Aussi attrayante qu’elle soit, l’expression « sensation mondiale instantanée » est une contradiction. La mondialisation exige de prendre des mesures stratégiques et celles-ci requièrent de la recherche et une certaine réflexion. Les sensations qui sont effectivement instantanées sont généralement des succès sans lendemain, et rares. Pour développer une stratégie mondiale réussie et durable, il vous faut prendre le temps de régler les choses qui ralentissent le commerce mondial, puis de pouvoir profiter de la vitesse à laquelle vous réussissez, une fois ces éléments de base en place.    Contraintes juridiques    La publicité et la vente au niveau international présentent une série complexe de considérations juridiques et logistiques. Vous avez besoin d’un accès continu et durable aux informations actualisées pour chaque pays, il vaut donc la peine de demander conseil à un avocat qui connait parfaitement vos pays cibles. Vous devriez également vous abonner aux bulletins ou blogs qui offrent des mises à jour annuelles sur la législation de chaque pays susceptible d’affecter les résultats.  Du type de produit que vous offrez à la façon dont vous faites la publicité de son caractère unique, les pays peuvent avoir des lois qui vous touchent. Il peut s’agir des règlements concernant le moment de la journée où une publicité peut être montrée par exemple, ou des taxes spéciales que vous devez payer pour pouvoir y faire de la publicité.    Paiements mondiaux   Tandis que le paiement par Visa et Mastercard est une bonne idée dans certains pays, celui par PayPal et Western Union est meilleur dans d’autres. Comparez les taux et faites attention aux types de paiement que votre public cible utilise le plus. Il existe plusieurs portails en ligne et emplacements physiques (pour les endroits tels que Western Union) où les paiements peuvent être effectués ainsi que des contrats temporaires. Le portail le plus économique pour les transactions monétaires peut également avoir des restrictions sur le montant d’argent à transférer. Prenez le temps de vous familiariser avec chaque pays et sa préférence de paiement unique, vous en tirerez avantage à long terme.    Traduction   Vous devez faire preuve de prudence pour tout ce que vous traduisez et comment vous le faites. Si vous ne traduisez pas suffisamment, vos utilisateurs seront frustrés et quitteront votre site web. Si vous traduisez tout, mais que vous le faites uniquement avec une traduction automatique, vous n’avez pas le bénéfice de la localisation, et vous risquez d’envoyer un message erroné.    Avant de traduire quoi que ce soit, assurez-vous que la technologie que vous utilisez est suffisamment intelligente pour utiliser les analyses afin de vous indiquer les pages à traduire, qu’elle fonctionne au sein de votre flux de travail et qu’elle vous offre l’occasion de faire vérifier toutes les traductions par des personnes, que cela se fasse par le biais d’une main d’œuvre collaborative ou par des traducteurs professionnels. De plus, assurez-vous que toutes les traductions sont stockées dans une base de données comportant des millions de mots, connue sous « mémoire de traductions » Vous pouvez utiliser la même base de données de traduction partout où sont stockés contenu, sites web, documents, groupes d’utilisateurs ou médias sociaux. Vous n’avez pas besoin de retraduire étant donné que chaque entrée est saisie perpétuellement dans la mémoire pour un usage réitérant.     Une fois vos systèmes en place pour répondre à vos besoins juridiques, de paiement et de traduction, le monde vous appartient, littéralement. Prendre le temps de répondre à ces besoins portera ses fruits pendant de longues années.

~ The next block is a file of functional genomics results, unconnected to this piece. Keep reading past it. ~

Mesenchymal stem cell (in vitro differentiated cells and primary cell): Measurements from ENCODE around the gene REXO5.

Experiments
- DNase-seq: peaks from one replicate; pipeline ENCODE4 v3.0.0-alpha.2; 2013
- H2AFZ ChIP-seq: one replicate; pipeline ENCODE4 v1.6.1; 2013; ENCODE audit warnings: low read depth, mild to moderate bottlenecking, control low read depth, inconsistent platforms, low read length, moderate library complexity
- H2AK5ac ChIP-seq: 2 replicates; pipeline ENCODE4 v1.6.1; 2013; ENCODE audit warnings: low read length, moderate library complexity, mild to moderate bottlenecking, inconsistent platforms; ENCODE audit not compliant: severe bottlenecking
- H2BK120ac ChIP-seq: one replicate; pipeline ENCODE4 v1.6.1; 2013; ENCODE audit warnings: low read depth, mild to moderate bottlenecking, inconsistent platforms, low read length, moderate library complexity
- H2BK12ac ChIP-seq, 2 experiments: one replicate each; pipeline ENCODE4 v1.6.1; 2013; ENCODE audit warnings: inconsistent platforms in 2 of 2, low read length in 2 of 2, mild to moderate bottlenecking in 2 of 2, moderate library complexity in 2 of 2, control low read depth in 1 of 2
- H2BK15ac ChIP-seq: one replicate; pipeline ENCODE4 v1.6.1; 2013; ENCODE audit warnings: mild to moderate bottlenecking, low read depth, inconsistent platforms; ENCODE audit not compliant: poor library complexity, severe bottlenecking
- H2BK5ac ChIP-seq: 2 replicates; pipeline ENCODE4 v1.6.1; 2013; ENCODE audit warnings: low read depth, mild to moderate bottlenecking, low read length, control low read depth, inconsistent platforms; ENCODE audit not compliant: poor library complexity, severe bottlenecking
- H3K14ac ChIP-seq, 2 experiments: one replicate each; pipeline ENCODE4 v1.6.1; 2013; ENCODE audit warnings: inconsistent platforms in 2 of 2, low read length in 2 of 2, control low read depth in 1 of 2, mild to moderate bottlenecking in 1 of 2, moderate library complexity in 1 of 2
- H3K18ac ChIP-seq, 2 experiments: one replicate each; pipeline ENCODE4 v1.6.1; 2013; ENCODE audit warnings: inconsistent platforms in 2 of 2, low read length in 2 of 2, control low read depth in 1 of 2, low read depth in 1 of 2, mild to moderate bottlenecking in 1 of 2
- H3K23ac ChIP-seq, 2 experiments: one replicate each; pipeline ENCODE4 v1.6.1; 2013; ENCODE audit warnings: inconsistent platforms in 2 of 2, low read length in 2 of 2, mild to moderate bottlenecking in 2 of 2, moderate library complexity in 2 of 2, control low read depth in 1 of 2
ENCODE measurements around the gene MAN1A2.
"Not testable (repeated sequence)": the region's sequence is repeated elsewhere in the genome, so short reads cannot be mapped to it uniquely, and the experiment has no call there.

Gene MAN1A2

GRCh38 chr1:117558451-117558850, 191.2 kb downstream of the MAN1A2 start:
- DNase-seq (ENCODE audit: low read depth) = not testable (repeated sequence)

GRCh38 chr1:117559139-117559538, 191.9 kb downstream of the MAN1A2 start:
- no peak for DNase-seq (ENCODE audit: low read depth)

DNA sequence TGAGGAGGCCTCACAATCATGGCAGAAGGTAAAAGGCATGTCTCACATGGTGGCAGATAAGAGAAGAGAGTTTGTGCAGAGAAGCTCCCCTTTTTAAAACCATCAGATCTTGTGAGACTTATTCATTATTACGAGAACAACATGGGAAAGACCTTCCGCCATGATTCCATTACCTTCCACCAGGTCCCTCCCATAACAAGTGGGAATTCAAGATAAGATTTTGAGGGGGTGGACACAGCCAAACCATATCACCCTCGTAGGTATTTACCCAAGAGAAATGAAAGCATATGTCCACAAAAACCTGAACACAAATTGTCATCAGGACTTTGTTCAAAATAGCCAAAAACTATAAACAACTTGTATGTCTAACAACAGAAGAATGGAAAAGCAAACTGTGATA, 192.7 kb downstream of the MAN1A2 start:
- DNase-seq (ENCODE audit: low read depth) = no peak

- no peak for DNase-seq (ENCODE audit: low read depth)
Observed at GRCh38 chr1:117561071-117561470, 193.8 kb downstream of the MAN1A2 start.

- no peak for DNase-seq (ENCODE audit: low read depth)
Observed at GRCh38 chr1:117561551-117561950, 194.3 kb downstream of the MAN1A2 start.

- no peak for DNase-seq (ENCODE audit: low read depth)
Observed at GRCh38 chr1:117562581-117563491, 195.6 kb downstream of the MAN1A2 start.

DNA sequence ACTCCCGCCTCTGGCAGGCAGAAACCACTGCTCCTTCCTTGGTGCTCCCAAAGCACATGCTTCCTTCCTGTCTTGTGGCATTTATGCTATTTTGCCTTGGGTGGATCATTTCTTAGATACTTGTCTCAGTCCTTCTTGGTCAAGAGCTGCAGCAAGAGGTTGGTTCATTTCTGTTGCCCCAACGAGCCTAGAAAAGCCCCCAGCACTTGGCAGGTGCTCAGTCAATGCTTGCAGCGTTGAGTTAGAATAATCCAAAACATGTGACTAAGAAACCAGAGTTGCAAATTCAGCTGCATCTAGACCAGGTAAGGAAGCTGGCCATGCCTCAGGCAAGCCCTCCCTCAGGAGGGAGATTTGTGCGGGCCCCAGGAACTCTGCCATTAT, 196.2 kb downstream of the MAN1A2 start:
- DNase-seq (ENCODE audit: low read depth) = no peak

Categories: Elsewhere